Life's a riot

Last time Pinback drove to Seattle all they got was a lousy cancellation notice.

A FUNNY THING happened to Pinback on their way to play a show at the Crocodile last December: Riots broke out in Seattle. The band's two frontmen drove the 10 hours from the previous night's tour stop in Boise and pulled into town in the midst of Hizzoner Schell's WTO curfew. Belltown was quiet; the club clearly closed.


Crocodile, Monday, October 16

Rob Crow and Armistead Burwell Smith IV—who goes by Zach and tells me he uses his full name "to keep my grandpa happy"—pulled up to the Croc, hopped out of the van, and approached the club. "They just left a note on the door saying 'Sorry, Pinback, but we had to close,'" recalls Smith. "We saw the note and said, 'Oh, fuck. Thanks.'"

No hard feelings though, because this San Diego band is leaving its sun-drenched town and heading north again for another shot at Seattle, hopefully minus the drama.

Still, there's plenty of dramatic turns in Pinback's musical itinerary. The band's little-known, self-titled 1998 debut featured a pan-scrambled mix of relaxed pop tunes and reflective, at times achingly sweet or depressive, songs. Harmonies, flowery acoustic guitar riffs, drum loops, bouncy bass lines, bedroom poetry, experimental vocal twists, the odd turntable scratch, darkly repetitive turns of phrase ("Push the little baby down the spiral stairs" sung over and over and over), offbeat samples, everything short of yodeling—heck, this is like Southern California's answer to Slanted and Enchanted. More laid back, equally hatched in a sealed greenhouse. And we all missed it.

PINBACK MAY BE from San Diego, but they didn't come out of nowhere. Rob Crow is the unquestioned busybody of rock. His career began "at around 18 or 19," he says, with the abysmally named, but beloved to some, Heavy Vegetable. That band's terse, serpentine punk-pop slithered through a couple of albums in the early to mid-90s, and Crow began to turn some heads with his twitchy melodies, attracting others with the kaleidoscopic thought process that went into his lyrics. A 1994 disc, The Amazing Undersea Adventures of Aqua Kitty and Friends, sounded peculiar at the time with its stop-start rhythms and staccato guitar and detached male-female vocals, but it stands up as one of the finer indie records of the era.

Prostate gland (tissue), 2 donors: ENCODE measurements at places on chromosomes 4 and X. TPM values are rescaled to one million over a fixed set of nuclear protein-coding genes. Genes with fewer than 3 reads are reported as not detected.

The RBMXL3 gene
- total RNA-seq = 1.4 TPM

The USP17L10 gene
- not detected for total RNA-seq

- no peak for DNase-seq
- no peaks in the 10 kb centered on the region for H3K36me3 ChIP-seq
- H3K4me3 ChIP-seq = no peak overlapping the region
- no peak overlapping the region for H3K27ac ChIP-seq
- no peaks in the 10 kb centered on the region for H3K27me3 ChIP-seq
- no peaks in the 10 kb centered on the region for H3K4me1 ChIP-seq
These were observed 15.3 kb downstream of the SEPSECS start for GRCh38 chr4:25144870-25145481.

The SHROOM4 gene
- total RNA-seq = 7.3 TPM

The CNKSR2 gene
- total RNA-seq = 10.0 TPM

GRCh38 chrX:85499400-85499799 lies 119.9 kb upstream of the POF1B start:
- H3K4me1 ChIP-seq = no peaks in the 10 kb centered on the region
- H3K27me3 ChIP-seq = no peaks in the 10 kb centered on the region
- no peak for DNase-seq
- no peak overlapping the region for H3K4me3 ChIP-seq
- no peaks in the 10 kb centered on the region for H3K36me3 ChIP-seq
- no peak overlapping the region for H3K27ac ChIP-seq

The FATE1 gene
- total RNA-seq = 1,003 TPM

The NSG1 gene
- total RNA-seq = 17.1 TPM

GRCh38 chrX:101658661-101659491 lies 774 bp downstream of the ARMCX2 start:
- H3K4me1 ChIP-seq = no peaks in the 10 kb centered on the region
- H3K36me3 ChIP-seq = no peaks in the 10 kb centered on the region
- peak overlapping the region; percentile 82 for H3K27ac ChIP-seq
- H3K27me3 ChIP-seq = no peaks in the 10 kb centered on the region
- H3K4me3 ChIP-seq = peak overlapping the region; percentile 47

"One of the things I'm into is I don't wanna make anything that can be dated," the normally untalkative Crow tells me over the phone, sounding like he's about to launch into John Cusack's career description in Say Anything. But then Crow adds definitively: "People like it because it sounds like Now."

As with many great bands, Heavy Vegetable broke apart before their time, and Crow became a musician very much on the rebound. He started Thingy, signed on with an ambient project called Physics, recorded a solo disc, then another, and satisfied his yen for bizarre music—not one but two odes to Wesley Willis popped up on Heavy Vegetable's second full-length—by forming a band called Optiganally Yours, which plays songs entirely on the curious, carnival-recalling instrument from which he derived the name.

"One of the cool things about Rob," says Smith, "is that for every little thing he feels like he has to do, he just forms a band. Each one of these things, he has his outlet that he can fulfill."

SMITH, ON THE other hand, stuck with one project before sidestepping into Pinback. As part of Three Mile Pilot, this bassist (now a multi-instrumentalist) contributed to one of the most obtuse major label debuts ever, 1995's Chief Assassin to the Sinister on Geffen. It'd be the band's only record for Geffen, and they bounced back to the place they got their start, San Diego indie Cargo/Headhunter. Then, when his partner Pall Jenkins began concentrating on the Black Heart Procession a few years ago, Smith sought out Crow, who he'd known for about ten years. They each brought songs and ideas, and they holed up in Smith's house, recording without any intention to release the music.

Eventually, after some more label snafus (including a brief stint on Portland's ill-fated Tim/Kerr Records), the Pinback debut came out on Ace Fu, a one-man operation out of Hoboken. Though it didn't burn up the charts—college or otherwise—the album's still garnering word-of-mouth praise nearly three years after it was recorded. In the meantime, a Belgian label released the disc in Europe, earning enough attention to warrant a recent six-week tour there. Back home, Chicago's Tree label has just issued a four-song follow-up, Some Voices, that picks up where the debut left off, with a more nuanced production and the type of slow-building songs that almost taunt the listener with their subtlety.

Of course, the exquisite tension of a Pinback song is impossible to translate to a live setting, so they don't even try. Smith enlisted Three Mile Pilot drummer Tom Zinser, then rounded out the live outfit with another friend, keyboardist Donny Van Zandt. "On the record, it's kind of mellow and relaxed, while live the songs are sometimes faster, and obviously louder," Smith explains. "It's a different presentation. Sometimes it scares people."

Perhaps, but Pinback probably won't be frightening away fans the way last year's WTO debacle kept potential customers away from their gig. Hopefully, the band will drive north, arrive in Seattle, play the Croc, and everything will be all right. Right?

"Provided we don't suck," says Crow, ever the indie-rock skeptic.

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